Leon Russell is a living legend. Inducted into the Rock & Roll Hall of Fame in 2011, Russell made his name first as a ace session pianist before penning classic hits for himself and others.
He's also a legendary character. In the 2008 documentary "The Wrecking Crew," Cher recounts a time that Russell stumbled in late and drunk to a recording session led by legendary producer and future-convicted murderer Phil Spector. When the producer asked Russell if he'd ever heard of the word "respect," Russell jumped up on his piano and fired back, "Philip, have you ever heard the word, 'F#@k you?!.'"
Russell is back with a new solo album titled "Life Journey," which is out on April 1, just a day before he turns 72. Given the title and Russell's advancing age, we ask if this might be his swan song, he jokes, "Yes, I'm going to die the day after it comes out." We certainly hope that's not the case, because we prefer our legends living so we can appreciate them while they're still around. Here's some reasons why you should care about Leon Russell.
1. He wrote and recorded "Tight Rope."
The 1972 track, which reached No. 11 on the pop chart, is Russell's signature hit, featuring his woozy piano playing and bluesy vocals. With its old-timey ragtime feel, and circus-like atmosphere, it also served as the opening track to "Carney," which many consider Russell's finest album.
2. He's written classics for other artists.
Not only has Russell written and recorded classics himself, other artists have scored massive hits with their recordings of his songs. "Superstar," which he co-wrote with Bonnie Bramlett, was made famous by the Carpenters (and later covered by Sonic Youth). "This Masquerade," originally the B-side of "Tight Rope," became a top 10 hit for George Benson, produced by Tommy LiPuma, who was also behind the board for "Life Journey." "He made that song," Russell says of Benson, recalling that before Benson became famous, his fellow session players wondered why he wasn't already a star. "I was tickled that Tommy chose to launch his career with my song," Russell says. "It was an incredible version for sure."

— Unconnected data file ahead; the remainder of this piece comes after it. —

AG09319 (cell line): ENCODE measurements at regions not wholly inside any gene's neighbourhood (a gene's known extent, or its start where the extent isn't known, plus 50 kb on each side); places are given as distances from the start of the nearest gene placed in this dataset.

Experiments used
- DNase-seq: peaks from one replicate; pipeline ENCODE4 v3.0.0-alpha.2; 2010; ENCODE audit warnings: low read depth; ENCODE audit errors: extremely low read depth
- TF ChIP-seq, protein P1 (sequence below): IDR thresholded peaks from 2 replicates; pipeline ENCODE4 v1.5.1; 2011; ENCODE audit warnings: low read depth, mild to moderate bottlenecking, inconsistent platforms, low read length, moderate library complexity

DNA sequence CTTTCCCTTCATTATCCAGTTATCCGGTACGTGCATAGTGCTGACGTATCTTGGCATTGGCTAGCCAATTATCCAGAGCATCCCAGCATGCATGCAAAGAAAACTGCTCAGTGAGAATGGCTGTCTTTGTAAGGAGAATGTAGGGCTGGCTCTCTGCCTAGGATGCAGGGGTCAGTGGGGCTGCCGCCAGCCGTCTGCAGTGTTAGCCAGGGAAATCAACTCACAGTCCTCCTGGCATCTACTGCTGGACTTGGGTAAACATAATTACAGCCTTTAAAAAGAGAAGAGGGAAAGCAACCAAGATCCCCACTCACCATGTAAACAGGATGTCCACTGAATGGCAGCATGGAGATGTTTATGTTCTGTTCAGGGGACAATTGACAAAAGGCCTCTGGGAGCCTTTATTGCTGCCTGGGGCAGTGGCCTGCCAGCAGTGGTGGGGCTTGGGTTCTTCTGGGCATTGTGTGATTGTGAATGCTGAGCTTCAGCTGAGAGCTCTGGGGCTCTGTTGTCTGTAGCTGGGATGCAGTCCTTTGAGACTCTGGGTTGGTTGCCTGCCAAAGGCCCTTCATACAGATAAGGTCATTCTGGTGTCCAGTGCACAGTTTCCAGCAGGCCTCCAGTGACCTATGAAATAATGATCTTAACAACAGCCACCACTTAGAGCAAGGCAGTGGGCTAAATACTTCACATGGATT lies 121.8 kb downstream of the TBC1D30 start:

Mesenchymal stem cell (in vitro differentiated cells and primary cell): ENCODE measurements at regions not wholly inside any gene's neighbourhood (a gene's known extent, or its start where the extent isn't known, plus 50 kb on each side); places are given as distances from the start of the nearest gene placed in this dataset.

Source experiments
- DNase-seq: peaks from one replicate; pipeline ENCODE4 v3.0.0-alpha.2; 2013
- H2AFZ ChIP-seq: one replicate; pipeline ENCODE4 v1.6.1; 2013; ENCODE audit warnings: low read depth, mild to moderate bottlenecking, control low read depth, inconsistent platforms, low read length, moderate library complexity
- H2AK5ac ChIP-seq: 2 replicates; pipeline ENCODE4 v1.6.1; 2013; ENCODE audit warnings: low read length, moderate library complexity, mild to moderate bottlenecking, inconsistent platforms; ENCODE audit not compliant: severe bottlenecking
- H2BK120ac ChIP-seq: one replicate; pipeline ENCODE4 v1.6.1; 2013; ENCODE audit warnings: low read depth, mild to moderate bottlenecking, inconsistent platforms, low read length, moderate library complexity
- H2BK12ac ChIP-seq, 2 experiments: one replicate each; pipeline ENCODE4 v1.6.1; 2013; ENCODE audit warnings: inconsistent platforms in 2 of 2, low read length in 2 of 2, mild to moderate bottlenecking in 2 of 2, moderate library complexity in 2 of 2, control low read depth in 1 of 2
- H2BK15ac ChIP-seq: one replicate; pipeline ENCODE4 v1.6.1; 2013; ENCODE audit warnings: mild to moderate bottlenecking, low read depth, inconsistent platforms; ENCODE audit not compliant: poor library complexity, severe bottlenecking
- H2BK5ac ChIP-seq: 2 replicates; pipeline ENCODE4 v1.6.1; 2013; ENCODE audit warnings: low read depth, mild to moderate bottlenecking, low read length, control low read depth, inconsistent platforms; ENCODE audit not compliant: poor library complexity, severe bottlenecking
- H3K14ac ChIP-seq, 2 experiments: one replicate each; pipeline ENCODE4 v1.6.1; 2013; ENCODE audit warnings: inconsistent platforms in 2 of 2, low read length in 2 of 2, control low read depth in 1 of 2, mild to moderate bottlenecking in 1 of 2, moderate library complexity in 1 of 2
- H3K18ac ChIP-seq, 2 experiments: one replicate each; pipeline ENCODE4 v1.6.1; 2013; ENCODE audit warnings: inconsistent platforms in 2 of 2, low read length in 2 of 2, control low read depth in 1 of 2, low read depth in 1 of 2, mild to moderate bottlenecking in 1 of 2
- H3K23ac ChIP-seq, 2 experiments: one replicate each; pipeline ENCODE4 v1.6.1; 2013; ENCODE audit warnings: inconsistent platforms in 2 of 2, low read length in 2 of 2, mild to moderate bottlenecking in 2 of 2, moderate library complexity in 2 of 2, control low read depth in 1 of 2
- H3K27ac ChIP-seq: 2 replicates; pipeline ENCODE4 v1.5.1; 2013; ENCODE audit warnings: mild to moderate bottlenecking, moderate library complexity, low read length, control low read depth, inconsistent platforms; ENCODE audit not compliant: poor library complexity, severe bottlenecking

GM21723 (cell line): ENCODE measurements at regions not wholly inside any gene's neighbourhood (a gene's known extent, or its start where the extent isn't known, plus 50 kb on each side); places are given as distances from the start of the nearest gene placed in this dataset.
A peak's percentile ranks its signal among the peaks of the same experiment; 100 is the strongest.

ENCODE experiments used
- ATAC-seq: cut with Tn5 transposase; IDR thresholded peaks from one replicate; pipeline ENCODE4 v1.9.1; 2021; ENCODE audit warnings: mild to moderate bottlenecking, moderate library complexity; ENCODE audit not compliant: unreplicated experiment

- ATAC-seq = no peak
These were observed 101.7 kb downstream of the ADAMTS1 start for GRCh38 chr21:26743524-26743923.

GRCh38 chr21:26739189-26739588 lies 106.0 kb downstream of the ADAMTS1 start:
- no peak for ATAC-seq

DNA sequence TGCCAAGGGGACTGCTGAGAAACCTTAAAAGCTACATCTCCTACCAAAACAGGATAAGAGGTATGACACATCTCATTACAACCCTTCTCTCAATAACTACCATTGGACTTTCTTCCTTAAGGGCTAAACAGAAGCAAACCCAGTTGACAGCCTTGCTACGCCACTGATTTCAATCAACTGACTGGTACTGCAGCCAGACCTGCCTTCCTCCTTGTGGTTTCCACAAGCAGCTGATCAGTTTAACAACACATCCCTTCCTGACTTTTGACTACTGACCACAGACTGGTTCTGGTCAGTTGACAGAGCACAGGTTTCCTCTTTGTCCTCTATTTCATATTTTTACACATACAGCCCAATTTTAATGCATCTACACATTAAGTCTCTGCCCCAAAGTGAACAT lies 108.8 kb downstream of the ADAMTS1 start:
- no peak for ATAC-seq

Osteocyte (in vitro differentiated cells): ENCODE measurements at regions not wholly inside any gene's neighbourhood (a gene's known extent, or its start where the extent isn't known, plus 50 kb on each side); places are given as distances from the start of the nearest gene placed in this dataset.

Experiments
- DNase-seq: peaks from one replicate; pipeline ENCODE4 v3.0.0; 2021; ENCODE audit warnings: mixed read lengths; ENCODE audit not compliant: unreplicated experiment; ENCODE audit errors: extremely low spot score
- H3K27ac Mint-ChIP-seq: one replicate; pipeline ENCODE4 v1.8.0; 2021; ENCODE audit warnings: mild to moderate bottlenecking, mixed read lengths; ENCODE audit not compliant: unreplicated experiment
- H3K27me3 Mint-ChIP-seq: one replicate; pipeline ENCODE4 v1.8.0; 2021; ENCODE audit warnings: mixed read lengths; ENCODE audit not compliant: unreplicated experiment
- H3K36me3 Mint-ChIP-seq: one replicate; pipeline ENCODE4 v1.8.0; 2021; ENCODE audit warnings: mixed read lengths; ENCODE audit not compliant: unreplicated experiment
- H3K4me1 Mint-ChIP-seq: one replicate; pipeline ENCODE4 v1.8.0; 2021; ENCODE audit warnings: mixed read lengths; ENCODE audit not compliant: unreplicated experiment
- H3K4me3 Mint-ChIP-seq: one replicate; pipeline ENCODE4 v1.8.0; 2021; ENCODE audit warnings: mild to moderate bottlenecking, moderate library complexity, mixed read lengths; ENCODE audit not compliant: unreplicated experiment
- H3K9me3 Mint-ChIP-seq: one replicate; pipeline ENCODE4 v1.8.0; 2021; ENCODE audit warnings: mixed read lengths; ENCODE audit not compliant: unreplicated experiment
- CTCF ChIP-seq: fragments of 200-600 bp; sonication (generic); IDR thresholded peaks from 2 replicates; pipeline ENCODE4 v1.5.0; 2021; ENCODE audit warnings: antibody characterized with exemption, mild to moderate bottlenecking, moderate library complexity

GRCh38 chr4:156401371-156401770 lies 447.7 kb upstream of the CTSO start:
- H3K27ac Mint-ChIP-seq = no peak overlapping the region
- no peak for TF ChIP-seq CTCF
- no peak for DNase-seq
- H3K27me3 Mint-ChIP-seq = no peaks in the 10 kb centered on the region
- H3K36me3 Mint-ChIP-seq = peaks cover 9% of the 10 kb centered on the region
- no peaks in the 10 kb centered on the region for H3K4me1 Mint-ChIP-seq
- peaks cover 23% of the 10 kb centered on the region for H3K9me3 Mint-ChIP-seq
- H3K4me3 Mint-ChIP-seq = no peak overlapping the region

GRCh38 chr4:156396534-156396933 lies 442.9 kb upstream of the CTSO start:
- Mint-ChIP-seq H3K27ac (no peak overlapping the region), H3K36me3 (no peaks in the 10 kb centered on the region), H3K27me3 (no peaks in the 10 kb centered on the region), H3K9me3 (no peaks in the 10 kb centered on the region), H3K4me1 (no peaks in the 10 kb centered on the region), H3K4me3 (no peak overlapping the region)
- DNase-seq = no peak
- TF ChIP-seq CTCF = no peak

As for the Carpenters, Russell didn't know the brother-and-sister duo before they covered "Superstar." "I was producing a gospel duet, two twins called the O'Neal Twins. They weighed about 350 pounds and they both sounded like Bobby Bland, but they sang in harmony like the Everly Brothers. I was talking to them one day and I asked them who's their favorite singer and they both said Karen Carpenter. It seemed like quite a reach for me, but they both loved her. She was a great singer, no doubt about it. I was pleased she chose to do my song. She had such a pristine voice."
3. He's recorded some incredible cover versions.
Over his five-decade long career, Russell has recorded some choice covers himself, including a notable take of George Harrison's "Beware of Darkness." "Life Journey" is largely a collection of covers ranging from Robert Johnson's "Come On In My Kitchen" and Duke Ellington's "I Got It Bad and That Ain't Good" to Billy Joel's "New York State of Mind." He also takes on the Ray Charles standard "Georgia on My Mind." "I don't think I would allow [my version of] 'Georgia' to be put out while Ray Charles was still alive, but I've always loved the song and I like the arrangement a lot of this record," he says.
The album also features Russell's version of Mike Reid's "Think of Me." You can hear it below in an exclusive stream.
4. He's played on some of the greatest recordings ever made.
Russell credits include sessions for Frank Sinatra, the Band, the Beach Boys, the Rolling Stones, Ray Charles and dozens of others.
Russell recounts playing on Bob Dylan's "Hurricane." "He called me up to play bass on that," he says. "I'm not even sure how he got the idea that I played bass. I asked him when we cut that record, 'Are you going to re-cut that again. It sounded like there were a couple clams in there?' And he said, 'Well, if I cut it again, we'll just have mistakes in different places.'"
5. He's friends with Elton John.
Elton John helped bring Russell back into the limelight with their 2010 collaborative album "The Union," which was widely praised. John remains a champion of Russell's. He's credited on "Life Journey" as executive producer. "He paid for the record originally," Russell says. "I was going to just cut it myself, but he really was insistent that I had a producer. We considered several people who didn't quite feel right and then I ran into Tommy at Montreux and asked him if he had time to do it and he said he'd make time, which was exciting."
As for "The Union," Russell notes that the sessions took place shortly after he had brain surgery. "They were all very careful in taking care of me," hel says. "It was great to have [John] reach out to me like that. I had no idea I had that much influence in his life. It was great to have him be there and work with him."
6. He was the band leader of George Harrison's historic "Concert for Bangladesh" and Joe Cocker's "Mad Dogs and Englishmen" tour.
Cocker, it turns out, was quite a hard-to-impress taskmaster. While rehearsing the band at A&M studios, the cast of musicians was expanding daily. "The first day we had 20, the next day we had 40, and the next day we had 60," Russell says. "It was kind of a big-band thing and I thought maybe I should ask him what he thinks, so I did and he said, 'It never sounds good to me.' In that case, I never did ask him again I just went ahead and did what hell I wanted."
Russell's instincts were correct. The live album capturing that tour is widely regarded as a classic.